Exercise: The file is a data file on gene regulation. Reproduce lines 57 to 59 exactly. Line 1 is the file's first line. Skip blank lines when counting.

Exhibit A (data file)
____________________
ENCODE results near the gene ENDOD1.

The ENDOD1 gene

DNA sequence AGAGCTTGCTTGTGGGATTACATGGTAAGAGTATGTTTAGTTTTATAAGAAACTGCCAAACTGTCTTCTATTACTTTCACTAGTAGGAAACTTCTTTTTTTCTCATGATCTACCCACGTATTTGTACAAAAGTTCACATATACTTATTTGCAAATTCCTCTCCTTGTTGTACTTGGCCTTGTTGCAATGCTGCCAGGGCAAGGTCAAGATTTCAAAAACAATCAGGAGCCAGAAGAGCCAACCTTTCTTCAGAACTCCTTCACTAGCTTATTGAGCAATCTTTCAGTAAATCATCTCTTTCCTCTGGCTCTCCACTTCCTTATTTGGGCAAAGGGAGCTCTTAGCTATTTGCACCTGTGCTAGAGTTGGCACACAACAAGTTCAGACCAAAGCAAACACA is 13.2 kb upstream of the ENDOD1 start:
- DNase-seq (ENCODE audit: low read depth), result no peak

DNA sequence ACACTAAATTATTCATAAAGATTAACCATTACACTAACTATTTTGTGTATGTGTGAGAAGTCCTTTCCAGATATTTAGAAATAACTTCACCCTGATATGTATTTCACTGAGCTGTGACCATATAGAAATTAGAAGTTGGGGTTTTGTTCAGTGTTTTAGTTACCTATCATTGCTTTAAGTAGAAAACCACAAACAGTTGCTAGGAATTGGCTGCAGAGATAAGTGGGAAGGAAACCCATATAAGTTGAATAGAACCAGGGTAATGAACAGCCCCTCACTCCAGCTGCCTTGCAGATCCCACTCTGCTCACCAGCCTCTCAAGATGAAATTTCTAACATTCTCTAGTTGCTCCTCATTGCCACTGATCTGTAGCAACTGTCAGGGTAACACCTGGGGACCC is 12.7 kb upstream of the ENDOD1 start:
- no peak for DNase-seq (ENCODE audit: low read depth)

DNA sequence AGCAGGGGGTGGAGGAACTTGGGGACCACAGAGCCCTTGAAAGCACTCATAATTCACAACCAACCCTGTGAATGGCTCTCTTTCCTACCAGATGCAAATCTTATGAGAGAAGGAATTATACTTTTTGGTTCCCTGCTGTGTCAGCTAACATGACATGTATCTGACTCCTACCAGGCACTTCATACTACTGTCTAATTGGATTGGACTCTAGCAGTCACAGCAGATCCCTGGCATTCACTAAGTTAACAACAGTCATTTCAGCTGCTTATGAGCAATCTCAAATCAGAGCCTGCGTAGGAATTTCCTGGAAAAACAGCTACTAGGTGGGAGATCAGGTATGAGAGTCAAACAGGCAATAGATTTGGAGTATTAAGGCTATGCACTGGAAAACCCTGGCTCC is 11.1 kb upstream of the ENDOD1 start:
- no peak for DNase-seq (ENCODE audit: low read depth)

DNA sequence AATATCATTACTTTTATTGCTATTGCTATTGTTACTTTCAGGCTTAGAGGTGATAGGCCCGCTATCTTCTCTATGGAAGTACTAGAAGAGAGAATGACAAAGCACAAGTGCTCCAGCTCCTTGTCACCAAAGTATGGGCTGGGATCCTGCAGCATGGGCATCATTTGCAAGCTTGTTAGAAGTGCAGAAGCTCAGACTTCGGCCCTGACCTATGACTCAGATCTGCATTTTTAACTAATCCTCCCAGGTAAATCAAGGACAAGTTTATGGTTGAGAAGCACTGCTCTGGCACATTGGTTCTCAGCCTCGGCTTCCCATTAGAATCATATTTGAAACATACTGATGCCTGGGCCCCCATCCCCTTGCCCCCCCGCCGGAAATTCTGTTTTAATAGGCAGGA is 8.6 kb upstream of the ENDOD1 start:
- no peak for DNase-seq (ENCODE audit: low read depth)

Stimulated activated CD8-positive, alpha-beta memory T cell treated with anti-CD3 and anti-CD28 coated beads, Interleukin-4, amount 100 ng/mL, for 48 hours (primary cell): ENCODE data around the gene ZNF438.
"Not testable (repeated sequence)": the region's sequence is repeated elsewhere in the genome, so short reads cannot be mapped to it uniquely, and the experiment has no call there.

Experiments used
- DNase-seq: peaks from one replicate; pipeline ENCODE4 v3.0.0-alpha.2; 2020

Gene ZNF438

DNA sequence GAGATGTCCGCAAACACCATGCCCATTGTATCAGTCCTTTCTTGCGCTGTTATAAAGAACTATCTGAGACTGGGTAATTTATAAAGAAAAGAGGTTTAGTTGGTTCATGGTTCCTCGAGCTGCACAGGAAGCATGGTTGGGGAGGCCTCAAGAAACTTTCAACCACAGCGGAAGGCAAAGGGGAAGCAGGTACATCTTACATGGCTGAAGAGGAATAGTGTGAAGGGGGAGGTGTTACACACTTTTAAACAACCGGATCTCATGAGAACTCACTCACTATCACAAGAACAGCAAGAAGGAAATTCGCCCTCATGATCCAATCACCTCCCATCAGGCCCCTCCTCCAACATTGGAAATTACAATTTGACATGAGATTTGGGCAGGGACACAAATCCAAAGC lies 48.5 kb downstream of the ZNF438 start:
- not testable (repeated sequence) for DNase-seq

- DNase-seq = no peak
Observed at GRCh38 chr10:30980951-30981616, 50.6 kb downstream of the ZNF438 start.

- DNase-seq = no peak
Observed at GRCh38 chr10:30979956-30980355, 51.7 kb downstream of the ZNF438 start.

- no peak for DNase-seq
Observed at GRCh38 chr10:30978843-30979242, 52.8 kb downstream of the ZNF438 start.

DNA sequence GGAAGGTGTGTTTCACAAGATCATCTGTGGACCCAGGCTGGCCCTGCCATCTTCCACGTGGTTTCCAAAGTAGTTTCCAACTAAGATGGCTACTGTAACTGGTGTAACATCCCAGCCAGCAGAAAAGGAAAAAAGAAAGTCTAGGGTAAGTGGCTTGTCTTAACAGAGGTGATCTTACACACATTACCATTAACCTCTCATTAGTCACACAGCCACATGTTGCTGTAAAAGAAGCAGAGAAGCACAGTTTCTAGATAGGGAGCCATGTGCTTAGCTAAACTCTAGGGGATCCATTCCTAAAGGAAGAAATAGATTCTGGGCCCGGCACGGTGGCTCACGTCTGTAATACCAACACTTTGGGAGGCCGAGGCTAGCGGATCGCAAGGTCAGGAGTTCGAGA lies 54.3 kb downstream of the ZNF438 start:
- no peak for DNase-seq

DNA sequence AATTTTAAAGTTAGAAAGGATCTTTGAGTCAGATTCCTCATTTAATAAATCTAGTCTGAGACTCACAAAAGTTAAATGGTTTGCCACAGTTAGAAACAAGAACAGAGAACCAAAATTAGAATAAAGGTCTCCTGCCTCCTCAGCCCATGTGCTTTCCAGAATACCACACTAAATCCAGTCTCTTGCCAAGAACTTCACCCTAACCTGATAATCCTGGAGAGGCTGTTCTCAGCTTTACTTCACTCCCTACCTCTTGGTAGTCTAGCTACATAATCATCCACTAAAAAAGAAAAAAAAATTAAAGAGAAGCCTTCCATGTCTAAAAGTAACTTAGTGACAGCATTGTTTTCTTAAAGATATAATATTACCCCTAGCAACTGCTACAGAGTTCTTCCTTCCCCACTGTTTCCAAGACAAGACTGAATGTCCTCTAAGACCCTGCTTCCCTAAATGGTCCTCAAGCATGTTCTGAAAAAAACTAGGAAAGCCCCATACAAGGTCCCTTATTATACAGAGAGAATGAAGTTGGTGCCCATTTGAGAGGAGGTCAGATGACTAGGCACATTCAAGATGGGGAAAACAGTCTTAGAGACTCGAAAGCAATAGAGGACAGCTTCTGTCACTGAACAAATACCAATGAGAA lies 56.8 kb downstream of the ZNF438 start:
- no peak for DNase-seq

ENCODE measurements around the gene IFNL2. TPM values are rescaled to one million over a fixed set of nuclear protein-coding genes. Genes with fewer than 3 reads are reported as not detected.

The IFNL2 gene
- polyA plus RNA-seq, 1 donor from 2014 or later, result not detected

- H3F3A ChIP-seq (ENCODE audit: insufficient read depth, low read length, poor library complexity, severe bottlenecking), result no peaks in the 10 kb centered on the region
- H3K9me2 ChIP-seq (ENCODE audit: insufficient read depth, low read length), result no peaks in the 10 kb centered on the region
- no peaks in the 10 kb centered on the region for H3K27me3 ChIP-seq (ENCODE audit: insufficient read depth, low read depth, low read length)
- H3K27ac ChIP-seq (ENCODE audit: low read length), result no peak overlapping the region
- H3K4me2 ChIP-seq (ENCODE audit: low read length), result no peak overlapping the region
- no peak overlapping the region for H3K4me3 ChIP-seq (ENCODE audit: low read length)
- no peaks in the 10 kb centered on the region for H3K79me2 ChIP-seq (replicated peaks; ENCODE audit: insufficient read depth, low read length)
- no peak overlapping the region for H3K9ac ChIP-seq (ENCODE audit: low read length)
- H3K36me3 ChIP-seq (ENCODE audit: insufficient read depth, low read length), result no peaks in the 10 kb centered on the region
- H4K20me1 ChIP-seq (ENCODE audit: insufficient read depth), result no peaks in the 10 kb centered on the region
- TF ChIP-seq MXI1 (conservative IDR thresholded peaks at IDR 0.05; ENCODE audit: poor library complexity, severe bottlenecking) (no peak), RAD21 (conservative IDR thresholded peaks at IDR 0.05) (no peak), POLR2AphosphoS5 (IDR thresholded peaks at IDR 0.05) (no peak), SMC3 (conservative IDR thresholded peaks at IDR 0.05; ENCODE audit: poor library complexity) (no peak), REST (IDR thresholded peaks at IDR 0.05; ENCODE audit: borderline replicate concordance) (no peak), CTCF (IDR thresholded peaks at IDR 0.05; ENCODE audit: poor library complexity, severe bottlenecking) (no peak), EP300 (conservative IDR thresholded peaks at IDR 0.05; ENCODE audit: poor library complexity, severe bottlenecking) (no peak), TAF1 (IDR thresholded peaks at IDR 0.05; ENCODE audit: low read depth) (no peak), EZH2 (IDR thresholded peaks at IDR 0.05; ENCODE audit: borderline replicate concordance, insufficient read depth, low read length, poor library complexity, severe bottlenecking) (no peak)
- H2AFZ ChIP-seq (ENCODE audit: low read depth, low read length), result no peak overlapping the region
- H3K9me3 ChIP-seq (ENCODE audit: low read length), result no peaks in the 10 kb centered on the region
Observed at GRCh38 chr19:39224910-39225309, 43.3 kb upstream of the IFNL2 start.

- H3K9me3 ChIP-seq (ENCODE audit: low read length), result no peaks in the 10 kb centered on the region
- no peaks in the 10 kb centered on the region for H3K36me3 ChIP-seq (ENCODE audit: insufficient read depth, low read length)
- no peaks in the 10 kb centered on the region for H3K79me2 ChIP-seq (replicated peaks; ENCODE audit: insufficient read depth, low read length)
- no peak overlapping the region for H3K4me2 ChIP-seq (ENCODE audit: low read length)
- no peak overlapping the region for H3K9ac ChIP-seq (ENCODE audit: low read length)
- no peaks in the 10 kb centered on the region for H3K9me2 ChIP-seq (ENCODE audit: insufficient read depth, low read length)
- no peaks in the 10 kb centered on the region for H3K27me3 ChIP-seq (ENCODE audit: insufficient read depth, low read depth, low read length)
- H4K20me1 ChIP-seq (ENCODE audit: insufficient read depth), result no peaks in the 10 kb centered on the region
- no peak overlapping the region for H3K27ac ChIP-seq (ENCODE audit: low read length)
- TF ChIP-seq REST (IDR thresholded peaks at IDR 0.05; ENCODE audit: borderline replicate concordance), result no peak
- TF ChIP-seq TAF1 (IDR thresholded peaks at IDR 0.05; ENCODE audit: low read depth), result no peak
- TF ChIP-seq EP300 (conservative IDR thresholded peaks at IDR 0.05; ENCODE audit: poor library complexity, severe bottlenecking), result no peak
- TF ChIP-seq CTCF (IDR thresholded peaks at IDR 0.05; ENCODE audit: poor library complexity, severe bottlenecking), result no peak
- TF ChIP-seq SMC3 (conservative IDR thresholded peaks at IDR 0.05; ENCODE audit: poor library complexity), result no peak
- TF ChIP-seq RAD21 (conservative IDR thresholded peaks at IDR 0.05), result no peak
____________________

- TF ChIP-seq CTCF (IDR thresholded peaks at IDR 0.05; ENCODE audit: poor library complexity, severe bottlenecking), result no peak
- TF ChIP-seq SMC3 (conservative IDR thresholded peaks at IDR 0.05; ENCODE audit: poor library complexity), result no peak
- TF ChIP-seq RAD21 (conservative IDR thresholded peaks at IDR 0.05), result no peak